The only way Canada seems to have fallen behind internationally is not became it has no famous composers -- I listen to Istvan Anhalt, Claude Vivier, and Andre Prevost from time to time -- but rather because those famous composers are now deceased and the living composers still iving haven't made the same splash (at least, not yet – when Vivier died, a young and relatively little known figure -- no one would have his music to have such a lasting impact over these last 30+ years).

David said...

Bryan, I think the claim of the news release on Canada Mosaic has not yet sunk to the level of President Trump's "FAKE NEWS". The press release claims that Canadian "musicians" have "punched above their weight". Two things; first this seems to include both composers and performers, as both are within the common understanding of the word "musicians". Second, there is no claim as to what the Canadian weight class is. Objectively, it is probably featherweight. So, maybe hitting at a welterweight level doesn't make you a musical Ali, but it might be enough to give legitimacy to the "feel good" objective of the press release.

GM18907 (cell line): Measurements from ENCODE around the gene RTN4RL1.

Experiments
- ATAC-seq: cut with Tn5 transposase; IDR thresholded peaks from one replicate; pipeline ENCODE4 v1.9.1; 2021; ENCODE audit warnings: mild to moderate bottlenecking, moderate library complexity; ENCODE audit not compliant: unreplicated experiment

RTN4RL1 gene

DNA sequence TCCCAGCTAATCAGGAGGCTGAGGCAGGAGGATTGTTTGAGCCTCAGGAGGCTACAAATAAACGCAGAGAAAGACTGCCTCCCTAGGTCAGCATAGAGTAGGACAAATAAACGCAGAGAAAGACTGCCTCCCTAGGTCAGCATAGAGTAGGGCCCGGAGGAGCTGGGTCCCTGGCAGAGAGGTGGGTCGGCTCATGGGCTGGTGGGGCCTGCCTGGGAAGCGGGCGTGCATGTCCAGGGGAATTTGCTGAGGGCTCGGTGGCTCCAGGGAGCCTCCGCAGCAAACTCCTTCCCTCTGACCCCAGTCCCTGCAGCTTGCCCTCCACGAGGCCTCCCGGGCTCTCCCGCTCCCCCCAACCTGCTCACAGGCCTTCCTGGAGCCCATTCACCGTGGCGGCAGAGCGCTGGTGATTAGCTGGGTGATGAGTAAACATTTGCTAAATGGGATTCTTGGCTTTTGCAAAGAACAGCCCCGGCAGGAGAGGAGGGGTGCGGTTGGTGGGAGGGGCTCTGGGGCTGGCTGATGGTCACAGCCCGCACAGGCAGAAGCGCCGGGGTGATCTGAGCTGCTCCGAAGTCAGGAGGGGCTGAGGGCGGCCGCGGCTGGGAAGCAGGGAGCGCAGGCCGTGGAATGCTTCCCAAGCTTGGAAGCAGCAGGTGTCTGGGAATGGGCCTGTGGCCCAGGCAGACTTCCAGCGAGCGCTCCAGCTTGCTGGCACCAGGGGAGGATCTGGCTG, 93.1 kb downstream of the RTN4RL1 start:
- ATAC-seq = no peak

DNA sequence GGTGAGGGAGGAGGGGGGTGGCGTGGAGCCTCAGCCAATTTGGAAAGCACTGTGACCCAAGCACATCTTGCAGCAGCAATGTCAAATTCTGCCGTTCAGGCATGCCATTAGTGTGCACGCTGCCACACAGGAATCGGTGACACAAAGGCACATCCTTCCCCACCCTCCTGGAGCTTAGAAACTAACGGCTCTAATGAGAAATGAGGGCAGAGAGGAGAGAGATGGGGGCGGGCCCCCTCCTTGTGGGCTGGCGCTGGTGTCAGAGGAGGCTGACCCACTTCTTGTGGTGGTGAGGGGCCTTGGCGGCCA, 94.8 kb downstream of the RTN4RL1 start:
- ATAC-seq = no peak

As a Canadian, I took your "Name a Canadian Composer Challenge". My answers (before Google-ing) Healey Willan, Murray Schafer, Jean Colthard, Howard Cable, and the guy who wrote O Canada.

I concede your point when I read the Wikipedia entry on Andrew Ager, who is described as "one of Canada's most prominent composers". I am familiar with Andrew as the former organist at St. James Anglican Cathedral in Toronto.